Marginal shield fern is perennial, growing in clumps from rhizomes with orangish-brown scales. At the base of the cluster of fronds, the rhizome, with its scales and remnants of old leaf stalks, looks something like the trunk of a miniature palm tree. The leaves are evergreen, leathery, hairless, flat, up to a yard long, and are ovate to lance-shaped to narrowly ellipse-shaped in general outline. At their outer tips, they are pinnately compound; below, they are usually twice-compound. The leaflets reach 4¾ inches in length and are narrowly triangular to linear, the margins untoothed or shallowly toothed; the subleaflets unlobed to deeply lobed. The basal lower segment of the basal leaflets is 1–3 times longer than the basal upper segment, and it is not the same length as the adjacent basal segment. Spore clusters are near the margins of the leaflets or leaflet lobes. The kidney-shaped indusium that partially covers each spore cluster is hairless, thick, and does not shrivel at maturity. Spores are produced June–October.
Similar species: Missouri has 6 species of wood ferns (genus Dryopteris), all with scaly rhizomes, straw-colored leaf stalks, and leaves that look like typical “lacy” fern leaves. Our other 5 wood ferns are:
- Spinulose wood fern (D. carthusiana) is uncommon and widely scattered in eastern and central Missouri, on moist forested slopes, often on acidic substrates, swamps, and other shaded, moist habitats. Its rhizome and petiole scales are tan and not shiny. The leaf blades and indusia lack hairs or tiny glands.
- Log fern (D. celsa), uncommon in the southern portion of Missouri’s Ozarks (Carter, Howell, and Oregon counties), occurs along moist, shaded spring branches and similar habitats. Its rhizome and petiole scales are dark brown, sometimes with lighter edges, and shiny.
- Crested shield fern (D. cristata) is uncommon and known only from far northeastern Missouri (Clark County), in bottomland wet hummocks near a spring. Missouri is on the southwestern boundary of this plant’s overall range. Its overall leaf shape is narrow, with the leaflets of the fertile leaves twisted like venetian blinds at right angles to the plane of the leaf.
- Goldie’s fern (D. goldiana), uncommon and widely scattered, occurs mostly south of the Missouri River, along spring branches, in moist forests and ravines, and in other shady, most locations. Its leaves can be 4 feet tall.
- Evergreen (or glandular) wood fern (D. intermedia), uncommon in the eastern Ozarks, lives on shaded ledges of sandstone bluffs. Rhizome and petiole scales are tan, not shiny. Leaf blades often have tiny glands along the central axis and the midribs, and notably the spore cluster covers (indusia).
Leaf length: 10–37 inches; clumps usually about 2 feet tall.
Scattered throughout the Ozark and Ozark Border regions, and locally north to Saline and Lewis counties.
Habitat and Conservation
Occurs on shaded ledges of bluffs and rock outcrops, and less commonly on rocky slopes of upland forests, mostly on sandstone, but also on other acidic substrates. This is the most widely distributed species of Dryopteris in Missouri. It tolerates a broader range of moisture and light conditions than other Dryopteris species in Missouri.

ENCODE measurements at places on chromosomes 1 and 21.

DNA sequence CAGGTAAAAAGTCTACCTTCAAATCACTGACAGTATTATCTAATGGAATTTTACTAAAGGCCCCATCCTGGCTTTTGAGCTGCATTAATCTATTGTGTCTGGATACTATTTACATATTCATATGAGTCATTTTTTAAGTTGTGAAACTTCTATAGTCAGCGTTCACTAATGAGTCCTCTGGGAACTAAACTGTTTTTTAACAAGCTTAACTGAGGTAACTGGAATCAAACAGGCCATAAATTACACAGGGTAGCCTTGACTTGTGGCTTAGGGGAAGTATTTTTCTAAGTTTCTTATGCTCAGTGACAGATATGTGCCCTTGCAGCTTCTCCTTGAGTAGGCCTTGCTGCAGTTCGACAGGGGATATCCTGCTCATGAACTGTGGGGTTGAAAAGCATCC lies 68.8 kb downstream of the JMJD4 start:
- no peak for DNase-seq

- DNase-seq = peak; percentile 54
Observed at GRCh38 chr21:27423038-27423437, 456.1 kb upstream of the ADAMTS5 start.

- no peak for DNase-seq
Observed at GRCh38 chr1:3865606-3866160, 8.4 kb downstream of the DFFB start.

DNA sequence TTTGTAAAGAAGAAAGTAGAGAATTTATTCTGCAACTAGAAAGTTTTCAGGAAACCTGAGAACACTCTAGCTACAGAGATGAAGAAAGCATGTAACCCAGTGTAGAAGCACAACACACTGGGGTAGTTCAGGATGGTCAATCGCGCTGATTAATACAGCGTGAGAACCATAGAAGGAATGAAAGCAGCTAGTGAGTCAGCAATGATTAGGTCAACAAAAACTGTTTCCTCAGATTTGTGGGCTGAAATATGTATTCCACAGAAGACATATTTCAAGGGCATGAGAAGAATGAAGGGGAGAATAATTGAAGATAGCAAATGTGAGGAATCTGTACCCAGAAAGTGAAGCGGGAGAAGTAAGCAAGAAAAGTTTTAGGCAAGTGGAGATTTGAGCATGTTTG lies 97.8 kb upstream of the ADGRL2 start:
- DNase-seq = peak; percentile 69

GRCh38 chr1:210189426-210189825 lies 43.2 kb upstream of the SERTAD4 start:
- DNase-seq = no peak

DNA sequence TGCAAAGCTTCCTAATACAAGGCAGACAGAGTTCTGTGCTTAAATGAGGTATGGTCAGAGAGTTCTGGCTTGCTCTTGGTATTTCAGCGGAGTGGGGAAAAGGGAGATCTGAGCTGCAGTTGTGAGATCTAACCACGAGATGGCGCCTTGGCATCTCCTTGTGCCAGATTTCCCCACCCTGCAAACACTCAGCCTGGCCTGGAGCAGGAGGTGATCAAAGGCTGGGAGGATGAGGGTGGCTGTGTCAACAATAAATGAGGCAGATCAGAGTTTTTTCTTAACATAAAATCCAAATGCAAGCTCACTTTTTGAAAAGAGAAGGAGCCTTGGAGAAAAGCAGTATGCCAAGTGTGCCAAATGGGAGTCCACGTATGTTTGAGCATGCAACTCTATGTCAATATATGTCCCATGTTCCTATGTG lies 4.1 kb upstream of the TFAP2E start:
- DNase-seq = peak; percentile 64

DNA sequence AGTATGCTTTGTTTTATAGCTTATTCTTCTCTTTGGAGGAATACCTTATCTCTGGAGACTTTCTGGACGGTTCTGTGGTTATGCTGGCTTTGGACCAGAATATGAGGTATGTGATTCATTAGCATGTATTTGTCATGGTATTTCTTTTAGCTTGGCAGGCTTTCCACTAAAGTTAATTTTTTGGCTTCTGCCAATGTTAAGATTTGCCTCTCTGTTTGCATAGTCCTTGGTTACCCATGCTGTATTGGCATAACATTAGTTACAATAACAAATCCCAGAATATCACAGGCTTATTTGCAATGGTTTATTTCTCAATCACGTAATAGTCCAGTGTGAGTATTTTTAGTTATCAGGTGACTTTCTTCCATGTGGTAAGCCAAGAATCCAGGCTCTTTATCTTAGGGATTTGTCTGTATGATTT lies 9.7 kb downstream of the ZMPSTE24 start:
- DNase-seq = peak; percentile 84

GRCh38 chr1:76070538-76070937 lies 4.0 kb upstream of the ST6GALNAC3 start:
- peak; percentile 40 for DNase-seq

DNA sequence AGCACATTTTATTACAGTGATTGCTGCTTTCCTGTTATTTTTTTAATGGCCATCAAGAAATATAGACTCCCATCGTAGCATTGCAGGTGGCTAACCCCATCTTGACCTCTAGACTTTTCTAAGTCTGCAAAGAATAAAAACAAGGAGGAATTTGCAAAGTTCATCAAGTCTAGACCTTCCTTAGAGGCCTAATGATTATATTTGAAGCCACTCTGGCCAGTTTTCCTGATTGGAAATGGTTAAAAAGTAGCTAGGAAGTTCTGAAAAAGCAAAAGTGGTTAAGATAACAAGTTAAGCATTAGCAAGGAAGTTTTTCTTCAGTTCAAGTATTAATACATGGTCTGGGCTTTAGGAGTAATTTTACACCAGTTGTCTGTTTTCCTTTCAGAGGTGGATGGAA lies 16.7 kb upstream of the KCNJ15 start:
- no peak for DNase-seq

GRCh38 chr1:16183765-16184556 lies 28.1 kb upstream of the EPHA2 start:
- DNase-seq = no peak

Ferns have a two-part life cycle. The plants we usually see are sporophytes, which produce spores. Spores germinate into gametophytes, which represent the second part of the life cycle. Gametophytes are small leaflike plants that produce gametes — eggs and sperm. When a sperm fertilizes an egg, a new sporophyte plant develops, completing the cycle.
Members of many fern groups form natural hybrids when they grow close together. This genus is no exception. Marginal shield fern has been documented to hybridize with some 10 other Dryopteris species.
This elegant, evergreen, nonspreading fern can be grown in natural-themed gardens among rocks and flowers, in moist, well-drained soils in shady locations. Always obtain your landscaping plants from reputable sources, or learn how to propagate them yourself from spores. Never dig plants from wild locations.
Marginal shield fern got its name, in part, because the spore clusters (sori) are positioned along the edges (margins) of the leaves. The “shield” part of the name refers to the flaplike coverings (indusia) shielding the spore clusters.
The leaves of this fern are apparently toxic, or at least distasteful to mammals such as deer and rabbits. They rarely eat this plant. The plant is toxic to humans if eaten.
Certain species of aphids, and perhaps other insects, feed on this fern.
Marginal shield fern, in protected places, is evergreen. It and Christmas fern are our two most common ferns seen on wintertime hikes. Being evergreen, these two ferns can conduct photosynthesis on warm winter days. Also, they can take advantage of sunny days in early spring and late fall, when leafless trees permit sunshine to reach the forest floor.
Small animals can take cover under the arching fronds of this fern.